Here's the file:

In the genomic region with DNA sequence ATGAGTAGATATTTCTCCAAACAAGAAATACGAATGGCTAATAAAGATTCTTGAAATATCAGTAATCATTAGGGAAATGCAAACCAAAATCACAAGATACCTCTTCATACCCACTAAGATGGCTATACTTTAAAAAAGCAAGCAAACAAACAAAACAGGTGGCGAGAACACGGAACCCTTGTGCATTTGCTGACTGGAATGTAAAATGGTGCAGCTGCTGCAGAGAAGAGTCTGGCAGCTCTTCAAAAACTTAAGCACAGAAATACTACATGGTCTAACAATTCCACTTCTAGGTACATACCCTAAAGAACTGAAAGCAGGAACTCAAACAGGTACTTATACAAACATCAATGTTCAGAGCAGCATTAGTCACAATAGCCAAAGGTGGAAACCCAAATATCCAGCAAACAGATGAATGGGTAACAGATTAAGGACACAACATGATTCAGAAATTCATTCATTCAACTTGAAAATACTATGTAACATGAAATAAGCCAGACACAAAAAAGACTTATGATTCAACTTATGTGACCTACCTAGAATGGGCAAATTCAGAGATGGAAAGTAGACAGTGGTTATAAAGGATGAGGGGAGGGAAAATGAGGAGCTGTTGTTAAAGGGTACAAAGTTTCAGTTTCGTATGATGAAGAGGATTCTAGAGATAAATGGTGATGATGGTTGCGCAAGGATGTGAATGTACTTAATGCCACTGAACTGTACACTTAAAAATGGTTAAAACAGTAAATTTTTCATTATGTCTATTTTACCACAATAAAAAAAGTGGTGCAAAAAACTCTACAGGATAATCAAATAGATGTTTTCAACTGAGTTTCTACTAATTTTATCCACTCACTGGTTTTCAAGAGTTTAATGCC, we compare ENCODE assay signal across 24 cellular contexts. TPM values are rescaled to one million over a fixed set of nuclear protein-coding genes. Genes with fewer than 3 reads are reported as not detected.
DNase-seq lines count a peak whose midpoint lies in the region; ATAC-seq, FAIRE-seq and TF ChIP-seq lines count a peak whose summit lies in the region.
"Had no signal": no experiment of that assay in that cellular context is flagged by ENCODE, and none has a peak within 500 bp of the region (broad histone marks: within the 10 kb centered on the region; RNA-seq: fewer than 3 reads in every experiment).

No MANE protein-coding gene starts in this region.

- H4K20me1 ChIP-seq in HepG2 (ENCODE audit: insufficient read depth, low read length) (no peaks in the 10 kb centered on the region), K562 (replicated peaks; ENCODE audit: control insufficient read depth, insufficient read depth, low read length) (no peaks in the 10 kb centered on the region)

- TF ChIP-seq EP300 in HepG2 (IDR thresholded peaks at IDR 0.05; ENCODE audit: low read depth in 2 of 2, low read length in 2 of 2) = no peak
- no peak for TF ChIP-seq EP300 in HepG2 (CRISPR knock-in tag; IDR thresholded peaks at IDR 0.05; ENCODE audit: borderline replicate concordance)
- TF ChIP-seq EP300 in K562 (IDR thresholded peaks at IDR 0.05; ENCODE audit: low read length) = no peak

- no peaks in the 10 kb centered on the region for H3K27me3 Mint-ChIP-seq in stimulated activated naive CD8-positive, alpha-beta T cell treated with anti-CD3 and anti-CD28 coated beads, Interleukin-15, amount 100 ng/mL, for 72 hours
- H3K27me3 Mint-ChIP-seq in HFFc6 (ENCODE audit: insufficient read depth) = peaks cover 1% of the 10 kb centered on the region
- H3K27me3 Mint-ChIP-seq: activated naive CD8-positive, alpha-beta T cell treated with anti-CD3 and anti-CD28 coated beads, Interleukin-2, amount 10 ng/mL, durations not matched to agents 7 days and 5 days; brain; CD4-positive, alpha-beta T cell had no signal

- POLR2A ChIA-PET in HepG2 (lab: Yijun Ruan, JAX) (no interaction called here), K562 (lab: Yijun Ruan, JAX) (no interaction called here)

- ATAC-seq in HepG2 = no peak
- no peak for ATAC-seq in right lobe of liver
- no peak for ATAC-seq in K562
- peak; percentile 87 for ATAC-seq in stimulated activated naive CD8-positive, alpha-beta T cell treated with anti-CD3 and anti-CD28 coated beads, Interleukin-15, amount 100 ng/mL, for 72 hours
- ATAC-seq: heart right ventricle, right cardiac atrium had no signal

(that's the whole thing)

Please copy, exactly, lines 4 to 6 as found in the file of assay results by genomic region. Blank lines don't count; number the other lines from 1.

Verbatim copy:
No MANE protein-coding gene starts in this region.

- H4K20me1 ChIP-seq in HepG2 (ENCODE audit: insufficient read depth, low read length) (no peaks in the 10 kb centered on the region), K562 (replicated peaks; ENCODE audit: control insufficient read depth, insufficient read depth, low read length) (no peaks in the 10 kb centered on the region)

- TF ChIP-seq EP300 in HepG2 (IDR thresholded peaks at IDR 0.05; ENCODE audit: low read depth in 2 of 2, low read length in 2 of 2) = no peak